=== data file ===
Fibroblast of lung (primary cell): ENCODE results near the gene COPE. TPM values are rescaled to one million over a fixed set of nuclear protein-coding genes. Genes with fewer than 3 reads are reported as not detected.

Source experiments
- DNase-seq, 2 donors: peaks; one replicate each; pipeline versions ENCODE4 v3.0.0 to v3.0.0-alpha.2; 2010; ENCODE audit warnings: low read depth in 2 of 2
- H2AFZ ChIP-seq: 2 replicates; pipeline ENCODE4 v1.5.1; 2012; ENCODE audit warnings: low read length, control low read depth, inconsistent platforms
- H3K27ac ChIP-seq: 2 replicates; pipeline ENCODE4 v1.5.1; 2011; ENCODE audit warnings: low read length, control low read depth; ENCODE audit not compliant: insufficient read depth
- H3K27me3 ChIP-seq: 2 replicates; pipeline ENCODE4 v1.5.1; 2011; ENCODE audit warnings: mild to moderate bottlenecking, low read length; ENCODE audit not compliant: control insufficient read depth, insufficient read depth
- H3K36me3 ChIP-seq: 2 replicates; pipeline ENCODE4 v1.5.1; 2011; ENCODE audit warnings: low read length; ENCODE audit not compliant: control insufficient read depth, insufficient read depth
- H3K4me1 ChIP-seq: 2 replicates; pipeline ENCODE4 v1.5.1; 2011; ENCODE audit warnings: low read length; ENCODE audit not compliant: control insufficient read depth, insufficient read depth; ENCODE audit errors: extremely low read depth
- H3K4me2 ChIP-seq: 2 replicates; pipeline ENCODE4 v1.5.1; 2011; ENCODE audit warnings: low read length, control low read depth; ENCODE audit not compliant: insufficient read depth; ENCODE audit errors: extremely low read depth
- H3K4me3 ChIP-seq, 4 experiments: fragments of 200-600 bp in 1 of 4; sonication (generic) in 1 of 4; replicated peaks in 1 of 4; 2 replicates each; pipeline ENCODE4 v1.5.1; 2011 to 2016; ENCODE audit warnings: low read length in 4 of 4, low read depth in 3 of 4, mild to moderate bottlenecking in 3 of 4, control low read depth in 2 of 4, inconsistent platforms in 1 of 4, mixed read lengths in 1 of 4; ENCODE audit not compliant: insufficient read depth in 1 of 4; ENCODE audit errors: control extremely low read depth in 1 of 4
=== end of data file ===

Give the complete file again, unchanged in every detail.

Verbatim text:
Fibroblast of lung (primary cell): ENCODE results near the gene COPE. TPM values are rescaled to one million over a fixed set of nuclear protein-coding genes. Genes with fewer than 3 reads are reported as not detected.

Source experiments
- DNase-seq, 2 donors: peaks; one replicate each; pipeline versions ENCODE4 v3.0.0 to v3.0.0-alpha.2; 2010; ENCODE audit warnings: low read depth in 2 of 2
- H2AFZ ChIP-seq: 2 replicates; pipeline ENCODE4 v1.5.1; 2012; ENCODE audit warnings: low read length, control low read depth, inconsistent platforms
- H3K27ac ChIP-seq: 2 replicates; pipeline ENCODE4 v1.5.1; 2011; ENCODE audit warnings: low read length, control low read depth; ENCODE audit not compliant: insufficient read depth
- H3K27me3 ChIP-seq: 2 replicates; pipeline ENCODE4 v1.5.1; 2011; ENCODE audit warnings: mild to moderate bottlenecking, low read length; ENCODE audit not compliant: control insufficient read depth, insufficient read depth
- H3K36me3 ChIP-seq: 2 replicates; pipeline ENCODE4 v1.5.1; 2011; ENCODE audit warnings: low read length; ENCODE audit not compliant: control insufficient read depth, insufficient read depth
- H3K4me1 ChIP-seq: 2 replicates; pipeline ENCODE4 v1.5.1; 2011; ENCODE audit warnings: low read length; ENCODE audit not compliant: control insufficient read depth, insufficient read depth; ENCODE audit errors: extremely low read depth
- H3K4me2 ChIP-seq: 2 replicates; pipeline ENCODE4 v1.5.1; 2011; ENCODE audit warnings: low read length, control low read depth; ENCODE audit not compliant: insufficient read depth; ENCODE audit errors: extremely low read depth
- H3K4me3 ChIP-seq, 4 experiments: fragments of 200-600 bp in 1 of 4; sonication (generic) in 1 of 4; replicated peaks in 1 of 4; 2 replicates each; pipeline ENCODE4 v1.5.1; 2011 to 2016; ENCODE audit warnings: low read length in 4 of 4, low read depth in 3 of 4, mild to moderate bottlenecking in 3 of 4, control low read depth in 2 of 4, inconsistent platforms in 1 of 4, mixed read lengths in 1 of 4; ENCODE audit not compliant: insufficient read depth in 1 of 4; ENCODE audit errors: control extremely low read depth in 1 of 4